Shares of Gannett Co., the publisher that owns The Indianapolis Star, USA Today and more than 100 other newspapers, rose Thursday after The Wall Street Journal reported it has had recent merger talks with Gatehouse Media—a deal that would unite the two largest newspaper chains in the U.S.
Gannett also has discussed deals with Chicago-based Tribune Publishing Co. and Sacramento, California-based McClatchy Co., according to the report, which cited unidentified people familiar with the matter. Gannett and Gatehouse didn’t respond to requests for comment from Bloomberg News.
Such a deal would give the merged company a breathtakingly large Indiana presence. In addition to The Star, McLean, Virginia-based Gannett owns newspapers in Evansville, Lafayette, Muncie and Richmond. Thanks to its January acquisition of Merrillville-based Schurz Communications' publishing division, Pittsford, New York-based Gatehouse owns seven Indiana papers, including The Herald-Times in Bloomington and the South Bend Tribune.
Daily newspaper giants, plagued by diminishing advertising and competition from digital upstarts, are increasingly looking for ways to team up. But Gannett hasn’t welcomed all comers: It spurned a hostile $1.36 billion offer from MNG Enterprises Inc. in February.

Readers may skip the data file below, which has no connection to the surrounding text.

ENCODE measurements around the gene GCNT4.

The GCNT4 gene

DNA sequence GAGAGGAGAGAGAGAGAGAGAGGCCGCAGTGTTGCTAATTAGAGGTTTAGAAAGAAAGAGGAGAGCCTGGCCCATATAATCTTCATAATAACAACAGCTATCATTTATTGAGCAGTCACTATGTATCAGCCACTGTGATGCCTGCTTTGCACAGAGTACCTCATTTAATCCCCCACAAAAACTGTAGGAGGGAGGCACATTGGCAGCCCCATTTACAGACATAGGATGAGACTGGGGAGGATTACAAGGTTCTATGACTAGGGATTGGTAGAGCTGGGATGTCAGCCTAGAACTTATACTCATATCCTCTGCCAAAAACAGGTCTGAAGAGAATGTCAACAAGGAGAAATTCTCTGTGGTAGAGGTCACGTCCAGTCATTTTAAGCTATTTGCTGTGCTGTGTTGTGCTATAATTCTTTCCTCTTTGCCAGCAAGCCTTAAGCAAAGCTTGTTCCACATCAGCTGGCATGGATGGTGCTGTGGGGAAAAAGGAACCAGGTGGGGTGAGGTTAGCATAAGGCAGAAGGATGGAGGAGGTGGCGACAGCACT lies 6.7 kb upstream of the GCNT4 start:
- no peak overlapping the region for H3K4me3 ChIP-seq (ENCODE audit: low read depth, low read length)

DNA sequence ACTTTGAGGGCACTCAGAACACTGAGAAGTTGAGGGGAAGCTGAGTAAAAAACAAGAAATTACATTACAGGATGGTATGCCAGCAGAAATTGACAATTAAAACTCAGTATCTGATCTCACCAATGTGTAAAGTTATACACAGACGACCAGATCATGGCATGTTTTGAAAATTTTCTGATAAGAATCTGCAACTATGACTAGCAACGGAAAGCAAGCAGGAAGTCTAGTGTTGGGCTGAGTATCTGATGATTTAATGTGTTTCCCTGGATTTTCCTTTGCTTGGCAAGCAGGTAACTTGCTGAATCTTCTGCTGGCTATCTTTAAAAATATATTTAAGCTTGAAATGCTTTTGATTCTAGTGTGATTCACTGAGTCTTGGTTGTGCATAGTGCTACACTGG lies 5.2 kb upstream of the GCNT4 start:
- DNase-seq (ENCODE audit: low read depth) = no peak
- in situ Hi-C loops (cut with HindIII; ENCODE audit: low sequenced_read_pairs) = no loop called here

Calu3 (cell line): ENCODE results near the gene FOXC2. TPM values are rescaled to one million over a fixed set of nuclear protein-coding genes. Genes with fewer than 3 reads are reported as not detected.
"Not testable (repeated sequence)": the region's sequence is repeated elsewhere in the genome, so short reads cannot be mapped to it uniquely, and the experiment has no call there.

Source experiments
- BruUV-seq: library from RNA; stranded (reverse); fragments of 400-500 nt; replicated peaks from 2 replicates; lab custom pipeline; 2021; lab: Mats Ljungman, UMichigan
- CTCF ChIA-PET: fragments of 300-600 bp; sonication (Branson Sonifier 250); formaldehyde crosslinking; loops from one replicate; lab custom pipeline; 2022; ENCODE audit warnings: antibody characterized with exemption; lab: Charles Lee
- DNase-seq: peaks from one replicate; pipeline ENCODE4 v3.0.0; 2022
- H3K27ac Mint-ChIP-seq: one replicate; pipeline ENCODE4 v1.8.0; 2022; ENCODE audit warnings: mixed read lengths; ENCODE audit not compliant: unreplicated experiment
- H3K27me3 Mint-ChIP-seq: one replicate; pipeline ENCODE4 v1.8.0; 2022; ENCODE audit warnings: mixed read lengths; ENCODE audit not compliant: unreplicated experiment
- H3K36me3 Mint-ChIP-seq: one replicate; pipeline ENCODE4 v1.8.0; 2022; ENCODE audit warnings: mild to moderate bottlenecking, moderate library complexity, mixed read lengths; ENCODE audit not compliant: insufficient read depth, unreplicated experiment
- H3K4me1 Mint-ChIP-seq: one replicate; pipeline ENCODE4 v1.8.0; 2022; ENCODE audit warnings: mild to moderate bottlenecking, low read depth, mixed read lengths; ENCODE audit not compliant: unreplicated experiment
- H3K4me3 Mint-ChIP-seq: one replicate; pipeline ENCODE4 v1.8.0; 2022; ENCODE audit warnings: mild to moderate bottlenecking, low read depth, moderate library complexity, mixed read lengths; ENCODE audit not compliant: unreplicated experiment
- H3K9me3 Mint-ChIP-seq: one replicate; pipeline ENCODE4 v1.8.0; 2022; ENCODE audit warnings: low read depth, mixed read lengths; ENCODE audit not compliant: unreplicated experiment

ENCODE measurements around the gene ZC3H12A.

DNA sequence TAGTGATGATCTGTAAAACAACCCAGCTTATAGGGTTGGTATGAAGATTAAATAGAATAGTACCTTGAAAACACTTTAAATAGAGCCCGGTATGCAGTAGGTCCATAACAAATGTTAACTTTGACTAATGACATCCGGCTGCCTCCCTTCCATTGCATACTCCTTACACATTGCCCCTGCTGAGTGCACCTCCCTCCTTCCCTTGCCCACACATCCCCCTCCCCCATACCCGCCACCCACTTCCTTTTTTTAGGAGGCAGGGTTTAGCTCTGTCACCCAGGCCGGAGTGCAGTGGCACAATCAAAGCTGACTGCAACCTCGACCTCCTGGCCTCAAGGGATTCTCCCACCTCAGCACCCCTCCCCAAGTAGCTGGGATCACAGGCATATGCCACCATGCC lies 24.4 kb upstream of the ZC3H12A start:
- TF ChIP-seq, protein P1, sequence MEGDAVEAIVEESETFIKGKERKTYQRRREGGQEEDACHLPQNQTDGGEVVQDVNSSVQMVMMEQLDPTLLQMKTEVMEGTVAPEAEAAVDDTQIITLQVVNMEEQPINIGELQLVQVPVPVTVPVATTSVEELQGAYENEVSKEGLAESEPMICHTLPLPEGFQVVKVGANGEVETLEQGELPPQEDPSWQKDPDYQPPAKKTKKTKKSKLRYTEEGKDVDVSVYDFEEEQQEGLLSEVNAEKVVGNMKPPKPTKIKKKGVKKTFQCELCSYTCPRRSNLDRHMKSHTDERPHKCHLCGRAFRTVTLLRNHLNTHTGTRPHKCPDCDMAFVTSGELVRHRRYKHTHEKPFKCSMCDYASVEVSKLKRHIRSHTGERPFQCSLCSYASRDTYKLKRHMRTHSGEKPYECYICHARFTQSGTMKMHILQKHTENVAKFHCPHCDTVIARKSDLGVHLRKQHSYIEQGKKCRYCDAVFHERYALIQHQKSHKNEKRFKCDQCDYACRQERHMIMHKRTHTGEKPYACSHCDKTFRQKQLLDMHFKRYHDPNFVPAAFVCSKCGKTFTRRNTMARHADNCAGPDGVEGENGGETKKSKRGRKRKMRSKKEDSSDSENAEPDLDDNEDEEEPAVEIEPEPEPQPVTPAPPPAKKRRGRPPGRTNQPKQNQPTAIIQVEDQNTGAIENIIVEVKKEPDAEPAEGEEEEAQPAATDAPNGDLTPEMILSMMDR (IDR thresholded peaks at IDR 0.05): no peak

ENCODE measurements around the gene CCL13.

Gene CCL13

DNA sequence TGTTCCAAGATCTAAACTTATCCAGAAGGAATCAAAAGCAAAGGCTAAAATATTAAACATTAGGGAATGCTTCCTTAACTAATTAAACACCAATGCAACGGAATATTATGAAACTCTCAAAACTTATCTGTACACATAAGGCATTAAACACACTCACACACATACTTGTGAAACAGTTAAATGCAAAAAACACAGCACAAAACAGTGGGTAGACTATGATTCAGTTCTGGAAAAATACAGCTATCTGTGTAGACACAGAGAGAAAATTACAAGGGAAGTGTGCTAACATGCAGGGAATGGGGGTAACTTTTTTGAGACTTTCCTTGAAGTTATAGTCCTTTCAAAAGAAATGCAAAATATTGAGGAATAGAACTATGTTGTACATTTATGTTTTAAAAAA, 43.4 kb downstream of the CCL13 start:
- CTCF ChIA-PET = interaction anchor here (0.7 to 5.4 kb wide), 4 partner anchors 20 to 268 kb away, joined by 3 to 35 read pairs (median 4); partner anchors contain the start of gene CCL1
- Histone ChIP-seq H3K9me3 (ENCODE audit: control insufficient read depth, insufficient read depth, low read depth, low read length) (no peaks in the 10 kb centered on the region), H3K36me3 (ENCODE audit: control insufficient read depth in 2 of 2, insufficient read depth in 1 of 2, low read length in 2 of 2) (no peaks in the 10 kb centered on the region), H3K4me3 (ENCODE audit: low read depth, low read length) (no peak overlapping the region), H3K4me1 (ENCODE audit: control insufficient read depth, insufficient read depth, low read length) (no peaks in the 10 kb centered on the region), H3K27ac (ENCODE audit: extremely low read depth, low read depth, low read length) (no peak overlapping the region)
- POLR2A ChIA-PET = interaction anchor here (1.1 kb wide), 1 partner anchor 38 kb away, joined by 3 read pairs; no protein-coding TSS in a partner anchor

MNG—majority-owned by the hedge fund Alden Global—also embarked on a failed campaign to get representation on Gannett’s board. At its annual meeting this month, Gannett shareholders rejected the three directors proposed by MNG.
Employees at Gannett feared that an MNG takeover would bring severe job cuts to the struggling company. Gannett has suffered its own layoffs, but the cuts haven’t gone as deep as those made at MNG, owner of the Denver Post, St. Paul Pioneer Press and other daily newspapers.
Shares of Gannett rose as much as 9% on Thursday, reaching $8.34, before drifting back to $7.81, a gain of 1.6%. New Media Investment Group Inc., which owns Gatehouse, climbed as much as 5%. Before Thursday’s rally, Gannett was down 11% this year.
Citing an unnamed source, media analyst Ken Doctor estimated Thursday that a Gannett-Gatehouse merger would generate $40 million to $50 million in savings from the elimination of "back office duplication."
Doctor has long predicted that daily newspapers' continuing financial struggles would fuel additional rounds of consolidation.
"M&A is only route that offers big short-run savings," he wrote Thursday. "Do any of these publishers have a grand plan to really turn it all around, to make daily publishing once again—after a decline of now more than a decade—a growing business? No."